Americans don't care too much for beauty
they'll shit in a river, dump battery acid in a stream
They'll watch dead rats wash up on the beach
and complain if they can't swim
Excerpt from a tune by Lou Reed called “Last Great American Whale”
I’m not here to take issue with Mr. Reed’s thoughts on Americans when it comes to matters of the environment or for that matter, anything else. In the long run, I probably consider myself a fan of him and his music but I’m not here to talk about that. Lets just say that America is a country with so many contradictions that the list could probably stretch from New York to California and back again. For every hawk, there’s a dove, for every right to lifer, there’s a pro choicer, for every liberal, there’s a conservative and for every Democrat, there’s a Republican. Hey, nobody ever said it would be easy.
But, when the topic comes to littering, I think most Americans are on the same page for once. Unless you’re one of those evil corporate empires that prefers to conduct their business under the cover of darkness or some small business owner looking to cut a few corners, most Americans don’t care to treat the land they live on like some kind of garbage dump. But for the few that do and to try and cure that type of behavior, a grassroots organization that called itself “Keep America Beautiful” was started way back in 1953. Since then it has grown to be the countries largest volunteer based community action group with affiliates in over 15,000 towns all across the land.
Their emphasis focuses around three main issues. Litter prevention is number one on the list. I still remember the commercial from way back in 1970 of the “Crying Indian”. As he surveyed the landscape and what was happening to it, he turned to the camera and a lone tear escaped his eye and dribbled down his cheek. Yeah, I know, Americans wiped out the Indians in a cruel and unmerciful manner but it’s still a pretty powerful image and it sticks with me to this day. The other slogan that sticks in my craw was either a poster or a television commercial of an owl that was tagged “Give a hoot, don’t pollute”.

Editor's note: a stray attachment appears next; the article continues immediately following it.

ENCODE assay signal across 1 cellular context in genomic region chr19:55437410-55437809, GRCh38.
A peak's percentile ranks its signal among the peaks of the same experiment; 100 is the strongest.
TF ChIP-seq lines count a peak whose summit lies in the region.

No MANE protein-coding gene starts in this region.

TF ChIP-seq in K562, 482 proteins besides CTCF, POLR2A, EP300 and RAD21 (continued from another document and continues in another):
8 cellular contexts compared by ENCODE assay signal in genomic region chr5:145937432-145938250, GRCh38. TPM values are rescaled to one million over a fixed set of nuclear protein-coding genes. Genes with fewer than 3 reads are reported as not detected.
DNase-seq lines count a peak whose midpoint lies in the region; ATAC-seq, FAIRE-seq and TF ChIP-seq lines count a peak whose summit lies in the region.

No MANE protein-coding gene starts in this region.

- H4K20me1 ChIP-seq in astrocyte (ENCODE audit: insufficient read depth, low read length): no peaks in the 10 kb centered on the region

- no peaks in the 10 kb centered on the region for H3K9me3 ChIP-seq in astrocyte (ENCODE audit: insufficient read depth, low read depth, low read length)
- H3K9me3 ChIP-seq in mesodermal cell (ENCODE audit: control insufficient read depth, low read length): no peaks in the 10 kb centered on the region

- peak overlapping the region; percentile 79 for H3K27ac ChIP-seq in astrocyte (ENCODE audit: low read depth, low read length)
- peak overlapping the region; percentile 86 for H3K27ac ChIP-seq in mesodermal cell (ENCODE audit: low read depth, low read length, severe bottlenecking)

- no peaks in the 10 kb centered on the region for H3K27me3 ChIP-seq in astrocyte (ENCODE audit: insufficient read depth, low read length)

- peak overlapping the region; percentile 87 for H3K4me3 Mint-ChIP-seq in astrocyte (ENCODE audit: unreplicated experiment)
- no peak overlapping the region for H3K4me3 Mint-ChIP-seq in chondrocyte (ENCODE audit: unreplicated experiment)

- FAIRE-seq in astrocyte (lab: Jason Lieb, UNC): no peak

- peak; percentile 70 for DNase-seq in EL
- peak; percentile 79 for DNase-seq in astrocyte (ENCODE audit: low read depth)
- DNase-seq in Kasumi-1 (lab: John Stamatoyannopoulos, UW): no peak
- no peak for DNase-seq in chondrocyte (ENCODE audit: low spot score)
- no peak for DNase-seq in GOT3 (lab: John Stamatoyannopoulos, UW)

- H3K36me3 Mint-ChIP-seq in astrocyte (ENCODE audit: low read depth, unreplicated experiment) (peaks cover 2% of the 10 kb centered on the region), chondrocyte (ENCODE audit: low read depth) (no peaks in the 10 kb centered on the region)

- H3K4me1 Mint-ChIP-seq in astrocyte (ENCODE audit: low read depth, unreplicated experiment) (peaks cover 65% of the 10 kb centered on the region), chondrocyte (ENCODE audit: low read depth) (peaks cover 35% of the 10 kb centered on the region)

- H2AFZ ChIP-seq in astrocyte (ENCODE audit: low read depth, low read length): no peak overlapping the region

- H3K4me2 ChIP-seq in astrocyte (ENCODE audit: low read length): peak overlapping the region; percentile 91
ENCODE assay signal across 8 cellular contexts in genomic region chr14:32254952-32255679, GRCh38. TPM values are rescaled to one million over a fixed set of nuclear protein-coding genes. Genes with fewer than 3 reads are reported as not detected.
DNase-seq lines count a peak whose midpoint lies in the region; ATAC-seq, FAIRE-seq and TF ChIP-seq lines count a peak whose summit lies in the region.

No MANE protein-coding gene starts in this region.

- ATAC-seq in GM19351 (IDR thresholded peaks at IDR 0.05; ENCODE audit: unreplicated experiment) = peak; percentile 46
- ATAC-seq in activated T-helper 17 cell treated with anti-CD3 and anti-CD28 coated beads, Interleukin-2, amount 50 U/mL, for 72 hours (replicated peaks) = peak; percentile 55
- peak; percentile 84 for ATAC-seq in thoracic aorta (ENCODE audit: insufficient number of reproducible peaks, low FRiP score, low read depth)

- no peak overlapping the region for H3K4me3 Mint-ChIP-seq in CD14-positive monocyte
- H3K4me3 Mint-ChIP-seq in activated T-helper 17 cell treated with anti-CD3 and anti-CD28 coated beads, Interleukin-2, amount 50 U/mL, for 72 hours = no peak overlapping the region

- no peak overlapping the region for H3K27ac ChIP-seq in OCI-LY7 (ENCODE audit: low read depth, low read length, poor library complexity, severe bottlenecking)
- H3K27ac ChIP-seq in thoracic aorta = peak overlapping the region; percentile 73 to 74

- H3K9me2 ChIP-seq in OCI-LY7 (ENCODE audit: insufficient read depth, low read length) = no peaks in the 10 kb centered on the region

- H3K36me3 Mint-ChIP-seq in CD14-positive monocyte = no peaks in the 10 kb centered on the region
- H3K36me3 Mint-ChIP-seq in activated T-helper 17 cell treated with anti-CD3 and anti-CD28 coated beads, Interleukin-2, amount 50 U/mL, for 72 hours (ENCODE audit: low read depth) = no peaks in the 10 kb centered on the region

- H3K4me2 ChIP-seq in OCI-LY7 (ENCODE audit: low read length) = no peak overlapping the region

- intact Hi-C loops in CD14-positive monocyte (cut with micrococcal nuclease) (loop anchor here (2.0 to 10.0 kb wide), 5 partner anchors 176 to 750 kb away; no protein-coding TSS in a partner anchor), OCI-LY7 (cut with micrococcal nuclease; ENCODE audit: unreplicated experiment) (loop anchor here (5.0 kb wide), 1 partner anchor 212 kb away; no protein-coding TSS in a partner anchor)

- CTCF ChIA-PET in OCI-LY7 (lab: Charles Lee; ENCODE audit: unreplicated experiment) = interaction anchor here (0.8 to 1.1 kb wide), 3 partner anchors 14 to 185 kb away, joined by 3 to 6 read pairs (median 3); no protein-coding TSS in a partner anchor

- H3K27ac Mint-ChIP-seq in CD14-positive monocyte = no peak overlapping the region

Next on their agenda is waste reduction. This includes education and recycling programs across the country as well as coming up with innovative ways to put garbage to better use instead letting it fester in a dump.
Last but not least is their beautification programs. This includes the planting of trees, the renovating of buildings and the cleaning up of parks, rivers, lakes and streams.
Starting in 1999 the folks a Keep America Beautiful launched an national campaign called “The Great American Cleanup”. One day of the year communities all across the country rely on volunteers to pick up trash that’s either sitting on the sides of the road or just been dumped for no reason whatsoever except for laziness. It’s become an annual event since then.
According to our friends(?) over at Wikipedia, here’s some evidence that the proof is in the pudding in the form of hard numbers when it comes to just how effective they are. These numbers are for 2004 alone and if you ask me, they’re pretty impressive.
Litter and trash collected – 150,000,000 pounds or 75,000 tons
Roadways/highways cleaned – 97,000 miles
Railroad track sides cleaned – 900 miles
Park acreage cleaned – 32,300 acres
Nature/hiking trails cleaned – 2000 miles
Playgrounds and the like cleaned – 4,000
River/lake shorelines cleaned – 6,500 miles
Underwater cleanups – 80
Wetlands restored – 8,200 acres
Illegal dumpsites cleaned – 2,600
Junk cars removed – 7,200
Clothing collected and donated for re-use – 5,800,000 pounds
Bags of aluminum/steel recycled – 645,000
Bags of newspapers recycled – 691,000
Tires collected and recycled – 1,220,000
Car batteries recycled – 21,000
Trees planted – 131,000
Flowers and bulbs planted – 5,000,000
Homes and businesses painted – 1,300
Graffiti sites cleaned up – 6,000
In closing, I don’t know if those numbers even begin to make a dent on all the trash and blight and whatnot that surrounds most of us each day.
I do know that you have start somewhere.